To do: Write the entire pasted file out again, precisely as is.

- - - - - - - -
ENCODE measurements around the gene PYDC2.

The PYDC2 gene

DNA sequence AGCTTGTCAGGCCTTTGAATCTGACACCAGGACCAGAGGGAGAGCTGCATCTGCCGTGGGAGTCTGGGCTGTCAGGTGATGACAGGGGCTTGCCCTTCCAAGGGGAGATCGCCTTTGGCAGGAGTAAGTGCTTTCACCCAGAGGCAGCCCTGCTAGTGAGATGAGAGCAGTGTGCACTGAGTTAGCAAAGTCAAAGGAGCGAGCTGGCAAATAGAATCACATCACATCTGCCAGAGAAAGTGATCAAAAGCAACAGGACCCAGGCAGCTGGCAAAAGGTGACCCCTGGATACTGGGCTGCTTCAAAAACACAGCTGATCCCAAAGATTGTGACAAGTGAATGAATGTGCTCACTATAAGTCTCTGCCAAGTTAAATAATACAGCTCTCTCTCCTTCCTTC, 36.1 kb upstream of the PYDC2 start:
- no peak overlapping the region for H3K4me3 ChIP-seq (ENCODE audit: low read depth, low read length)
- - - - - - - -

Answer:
ENCODE measurements around the gene PYDC2.

The PYDC2 gene

DNA sequence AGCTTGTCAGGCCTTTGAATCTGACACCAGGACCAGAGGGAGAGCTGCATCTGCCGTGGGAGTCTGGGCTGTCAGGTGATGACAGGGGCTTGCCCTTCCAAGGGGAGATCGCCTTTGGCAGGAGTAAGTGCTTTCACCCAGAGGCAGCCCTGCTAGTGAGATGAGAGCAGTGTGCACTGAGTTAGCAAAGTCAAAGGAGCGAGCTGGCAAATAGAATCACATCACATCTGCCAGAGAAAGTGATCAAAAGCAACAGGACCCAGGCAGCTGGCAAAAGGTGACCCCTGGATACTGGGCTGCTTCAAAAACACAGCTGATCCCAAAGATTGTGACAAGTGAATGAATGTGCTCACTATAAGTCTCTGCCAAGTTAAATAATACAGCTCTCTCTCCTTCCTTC, 36.1 kb upstream of the PYDC2 start:
- no peak overlapping the region for H3K4me3 ChIP-seq (ENCODE audit: low read depth, low read length)